Saturday, August 07, 2004
Two weeks in Uzbekistan...
I’ve been in Uzbekistan about two weeks now and I think I may be getting used to the police presence. They’re everywhere, and everywhere they’re a constant threat of hassle. Evidently they can read from your body language whether you’re new, as I had a few encounters with the police for documents in my first few days but these soon stopped. I did ignore whistling police a few times and got on a train in Tashkent metro the other day rather than hand over my passport for inspection. The local people seem to be happy to see foreigners give the police a bit of grief, perhaps because they can’t get away with the outright hostility and swearing that foreigners do.
In Tashkent I learned to love the most beautiful Soviet concrete architecture but that horrid techno synthesizer Russian and Uzbek music came to be the bane of my existence. The horrible music, played full blast though poor speakers goes best with the bland and always fatty food here.
The Fergana Valley, east of Tashkent, turned out to be less than I was hoping for. It is now perfectly clear to me why most tourists who pass through there are only their way either to or from Osh in Kyrgyzstan. The Fergana Valley is supposed to be the most densely populated region of Uzbekistan and while it is relatively densely populated, the towns and cities there, like Tashkent, at times seemed eerily quiet. I’ve heard that the claimed 24 million population is a fabrication by President Islam Karimov, inflated in order to help his not so subtle claims to regional hegemony. From looking around so far, it certainly seems like there has been significant shrinkage in the population since the breakup of the USSR. It was about 21 million in 1991 and with the mass exodus of Russians, likely coupled with a sharp decline in the birth rate, today’s claims of 24 million seem to be inflated at least a little.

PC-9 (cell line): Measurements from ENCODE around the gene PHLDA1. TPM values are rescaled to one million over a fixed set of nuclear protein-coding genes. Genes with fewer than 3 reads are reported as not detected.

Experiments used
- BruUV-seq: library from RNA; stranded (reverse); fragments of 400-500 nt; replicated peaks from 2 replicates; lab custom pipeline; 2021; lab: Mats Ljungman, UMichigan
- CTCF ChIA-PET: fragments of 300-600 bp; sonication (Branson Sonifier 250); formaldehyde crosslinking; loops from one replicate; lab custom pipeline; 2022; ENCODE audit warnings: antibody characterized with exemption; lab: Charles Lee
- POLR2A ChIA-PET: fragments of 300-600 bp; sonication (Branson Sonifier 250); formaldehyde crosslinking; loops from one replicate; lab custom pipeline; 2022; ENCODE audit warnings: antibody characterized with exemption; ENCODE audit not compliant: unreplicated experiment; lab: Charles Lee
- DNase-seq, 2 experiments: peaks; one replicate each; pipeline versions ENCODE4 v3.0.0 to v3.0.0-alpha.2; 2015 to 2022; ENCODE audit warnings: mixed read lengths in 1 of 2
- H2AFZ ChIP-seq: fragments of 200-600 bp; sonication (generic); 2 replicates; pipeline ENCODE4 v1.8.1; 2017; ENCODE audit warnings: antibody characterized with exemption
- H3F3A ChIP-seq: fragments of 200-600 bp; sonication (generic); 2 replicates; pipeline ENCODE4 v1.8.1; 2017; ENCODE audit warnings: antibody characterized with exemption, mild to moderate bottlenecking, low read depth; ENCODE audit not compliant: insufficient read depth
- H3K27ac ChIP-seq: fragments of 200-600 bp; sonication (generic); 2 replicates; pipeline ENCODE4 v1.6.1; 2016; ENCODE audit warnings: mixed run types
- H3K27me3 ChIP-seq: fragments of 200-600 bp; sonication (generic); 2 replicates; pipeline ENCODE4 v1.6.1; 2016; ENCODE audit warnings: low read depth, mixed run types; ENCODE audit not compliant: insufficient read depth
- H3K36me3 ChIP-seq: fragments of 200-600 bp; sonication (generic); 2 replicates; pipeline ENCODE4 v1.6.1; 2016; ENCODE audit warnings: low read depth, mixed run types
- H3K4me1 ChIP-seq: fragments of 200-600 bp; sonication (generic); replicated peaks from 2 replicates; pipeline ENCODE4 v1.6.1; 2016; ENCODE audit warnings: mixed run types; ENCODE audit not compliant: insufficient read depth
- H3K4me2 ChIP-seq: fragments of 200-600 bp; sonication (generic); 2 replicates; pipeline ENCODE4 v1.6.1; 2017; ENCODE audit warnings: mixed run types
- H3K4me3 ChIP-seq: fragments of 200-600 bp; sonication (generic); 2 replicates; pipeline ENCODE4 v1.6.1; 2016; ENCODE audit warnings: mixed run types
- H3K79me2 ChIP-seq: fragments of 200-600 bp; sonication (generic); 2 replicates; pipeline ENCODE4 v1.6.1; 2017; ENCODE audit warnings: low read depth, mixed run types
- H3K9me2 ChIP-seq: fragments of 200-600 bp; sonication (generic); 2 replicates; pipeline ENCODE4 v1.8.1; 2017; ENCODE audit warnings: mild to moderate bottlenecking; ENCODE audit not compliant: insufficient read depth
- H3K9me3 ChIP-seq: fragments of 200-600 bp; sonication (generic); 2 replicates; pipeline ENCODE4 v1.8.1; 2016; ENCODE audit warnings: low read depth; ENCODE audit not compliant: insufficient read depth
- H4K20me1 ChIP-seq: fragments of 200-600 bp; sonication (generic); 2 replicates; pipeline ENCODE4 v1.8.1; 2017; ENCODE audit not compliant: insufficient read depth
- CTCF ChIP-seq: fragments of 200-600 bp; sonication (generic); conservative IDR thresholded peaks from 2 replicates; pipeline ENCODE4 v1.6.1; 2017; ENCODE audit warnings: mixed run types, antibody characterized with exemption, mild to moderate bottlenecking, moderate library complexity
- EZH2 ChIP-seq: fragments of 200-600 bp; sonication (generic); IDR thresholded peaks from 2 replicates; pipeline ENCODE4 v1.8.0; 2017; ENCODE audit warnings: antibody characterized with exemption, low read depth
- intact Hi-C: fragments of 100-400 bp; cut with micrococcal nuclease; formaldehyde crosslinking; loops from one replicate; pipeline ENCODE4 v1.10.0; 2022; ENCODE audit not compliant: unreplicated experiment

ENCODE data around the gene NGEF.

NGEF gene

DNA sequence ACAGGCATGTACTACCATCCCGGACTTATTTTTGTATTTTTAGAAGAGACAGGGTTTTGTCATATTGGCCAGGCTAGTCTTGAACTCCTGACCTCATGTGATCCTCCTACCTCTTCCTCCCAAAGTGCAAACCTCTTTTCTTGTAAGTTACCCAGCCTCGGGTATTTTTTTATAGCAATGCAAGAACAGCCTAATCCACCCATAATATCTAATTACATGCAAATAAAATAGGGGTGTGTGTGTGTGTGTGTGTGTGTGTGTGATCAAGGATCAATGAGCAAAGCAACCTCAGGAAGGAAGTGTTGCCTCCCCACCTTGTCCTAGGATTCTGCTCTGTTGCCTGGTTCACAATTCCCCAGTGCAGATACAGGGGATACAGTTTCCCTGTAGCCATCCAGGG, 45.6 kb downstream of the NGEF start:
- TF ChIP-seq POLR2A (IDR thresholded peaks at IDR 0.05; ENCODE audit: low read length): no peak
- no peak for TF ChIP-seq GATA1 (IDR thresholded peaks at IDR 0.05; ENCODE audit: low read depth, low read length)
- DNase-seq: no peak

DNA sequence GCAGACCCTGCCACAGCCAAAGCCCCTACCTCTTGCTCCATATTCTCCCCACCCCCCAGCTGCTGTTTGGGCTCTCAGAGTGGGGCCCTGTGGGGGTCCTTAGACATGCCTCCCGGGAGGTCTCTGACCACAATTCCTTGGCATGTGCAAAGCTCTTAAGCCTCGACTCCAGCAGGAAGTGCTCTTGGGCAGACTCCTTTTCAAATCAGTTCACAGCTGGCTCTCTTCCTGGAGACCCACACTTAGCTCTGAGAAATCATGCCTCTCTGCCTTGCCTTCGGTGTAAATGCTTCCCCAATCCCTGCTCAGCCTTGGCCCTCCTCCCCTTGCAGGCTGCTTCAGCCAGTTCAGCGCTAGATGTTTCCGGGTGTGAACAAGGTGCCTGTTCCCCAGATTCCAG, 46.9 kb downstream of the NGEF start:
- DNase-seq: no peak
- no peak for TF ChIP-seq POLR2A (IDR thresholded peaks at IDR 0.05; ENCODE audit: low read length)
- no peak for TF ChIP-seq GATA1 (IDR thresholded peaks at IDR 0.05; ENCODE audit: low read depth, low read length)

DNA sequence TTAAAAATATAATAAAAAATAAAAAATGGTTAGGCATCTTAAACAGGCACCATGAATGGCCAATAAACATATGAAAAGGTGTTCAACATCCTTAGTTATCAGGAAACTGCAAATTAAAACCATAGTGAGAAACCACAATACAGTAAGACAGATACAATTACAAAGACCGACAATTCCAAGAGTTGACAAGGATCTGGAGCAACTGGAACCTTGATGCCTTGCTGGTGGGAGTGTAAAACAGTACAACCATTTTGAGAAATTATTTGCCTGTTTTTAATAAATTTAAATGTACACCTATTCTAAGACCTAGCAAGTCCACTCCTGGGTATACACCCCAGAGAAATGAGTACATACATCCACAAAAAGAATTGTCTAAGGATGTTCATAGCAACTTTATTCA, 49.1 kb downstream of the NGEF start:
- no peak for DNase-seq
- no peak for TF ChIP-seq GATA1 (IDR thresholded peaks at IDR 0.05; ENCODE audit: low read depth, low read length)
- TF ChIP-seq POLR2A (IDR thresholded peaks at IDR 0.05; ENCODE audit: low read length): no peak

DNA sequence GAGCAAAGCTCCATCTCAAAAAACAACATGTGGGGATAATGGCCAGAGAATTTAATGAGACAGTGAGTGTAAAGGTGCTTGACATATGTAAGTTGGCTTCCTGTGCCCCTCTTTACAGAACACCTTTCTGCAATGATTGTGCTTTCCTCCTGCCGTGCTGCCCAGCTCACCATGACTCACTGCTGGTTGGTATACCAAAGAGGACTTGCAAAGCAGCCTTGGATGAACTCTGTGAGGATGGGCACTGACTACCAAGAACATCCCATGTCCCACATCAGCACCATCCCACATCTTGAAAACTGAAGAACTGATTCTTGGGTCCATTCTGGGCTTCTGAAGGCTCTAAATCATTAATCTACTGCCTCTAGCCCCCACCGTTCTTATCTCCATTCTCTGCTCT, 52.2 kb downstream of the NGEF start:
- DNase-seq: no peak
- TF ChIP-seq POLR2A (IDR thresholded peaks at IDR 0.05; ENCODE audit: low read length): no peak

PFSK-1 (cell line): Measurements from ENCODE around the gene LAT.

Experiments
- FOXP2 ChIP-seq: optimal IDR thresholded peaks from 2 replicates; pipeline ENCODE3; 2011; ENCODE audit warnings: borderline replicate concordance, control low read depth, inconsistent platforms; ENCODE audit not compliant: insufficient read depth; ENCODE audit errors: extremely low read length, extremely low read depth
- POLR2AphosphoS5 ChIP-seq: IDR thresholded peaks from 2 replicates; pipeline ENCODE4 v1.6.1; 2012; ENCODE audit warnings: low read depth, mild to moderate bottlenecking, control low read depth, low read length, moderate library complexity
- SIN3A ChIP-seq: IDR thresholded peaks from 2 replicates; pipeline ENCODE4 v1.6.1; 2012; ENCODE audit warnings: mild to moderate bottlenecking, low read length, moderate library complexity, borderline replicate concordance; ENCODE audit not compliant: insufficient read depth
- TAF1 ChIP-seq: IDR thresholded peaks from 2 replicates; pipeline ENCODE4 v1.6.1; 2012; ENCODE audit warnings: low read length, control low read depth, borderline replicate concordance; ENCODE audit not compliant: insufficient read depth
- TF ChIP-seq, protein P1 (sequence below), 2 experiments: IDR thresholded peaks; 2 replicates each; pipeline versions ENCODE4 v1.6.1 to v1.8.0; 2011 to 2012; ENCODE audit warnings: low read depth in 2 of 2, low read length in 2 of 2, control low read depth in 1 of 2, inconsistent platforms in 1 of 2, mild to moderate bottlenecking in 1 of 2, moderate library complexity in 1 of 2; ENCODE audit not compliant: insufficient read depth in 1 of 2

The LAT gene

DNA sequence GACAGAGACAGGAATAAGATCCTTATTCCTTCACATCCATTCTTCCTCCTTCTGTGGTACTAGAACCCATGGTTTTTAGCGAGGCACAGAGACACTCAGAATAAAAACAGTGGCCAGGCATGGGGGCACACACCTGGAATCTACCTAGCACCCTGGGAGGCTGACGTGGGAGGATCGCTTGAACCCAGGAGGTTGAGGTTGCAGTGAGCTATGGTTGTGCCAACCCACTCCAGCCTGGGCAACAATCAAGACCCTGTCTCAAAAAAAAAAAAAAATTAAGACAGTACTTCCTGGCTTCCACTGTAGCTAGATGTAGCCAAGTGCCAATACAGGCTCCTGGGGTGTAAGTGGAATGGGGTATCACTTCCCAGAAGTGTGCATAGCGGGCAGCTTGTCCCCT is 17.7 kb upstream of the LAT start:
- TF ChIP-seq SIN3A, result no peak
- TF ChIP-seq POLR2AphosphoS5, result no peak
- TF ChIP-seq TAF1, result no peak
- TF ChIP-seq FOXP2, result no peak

As part of Stalin’s grand strategy for Central Asia, most of the borders here were drawn very arbitrarily, explaining why Uzbekistan, Tajikistan and Kyrgyzstan all wind together in the Fergana Valley. What is perhaps the strangest legacy of this is that there are enclaves of one country inside some of the others. One such enclave is Shakimardan, almost directly south of Fergana town. It sounded like a pretty nice place, set in the mountains with some good day hikes and treks leading out from the main town. I heard that provided one takes a bus rather than a taxi or share-taxi to get there, one can pass through Kyrgyzstan and into the Uzbek enclave and back without any Kyrgyz visa or multiple entry Uzbek visa. Unfortunately for my adventurous side, the Tashkent bombings last week woke me up and made me realize testing my luck probably isn’t the best idea, especially as I fully expected more rigorous checks at all the frontiers in the wake of the attacks. Relax Mom; I didn’t go. It would have been fine of course, but with my dollars running a little low and the vary real possibility of having to bribe my way out of a little trouble if I got there and couldn’t get back, I’d be able to write great tales from some wonderful Central Asian prison.
Most of the hotels here seem to be government-owned monstrosities, staffed by Russian women. Particularly in Tashkent, these older women are always happy to see you despite the language barrier. They all seem to live at the hotel and run it like it is their own, save for the cumbersome registration paperwork they have to do for you each and every day.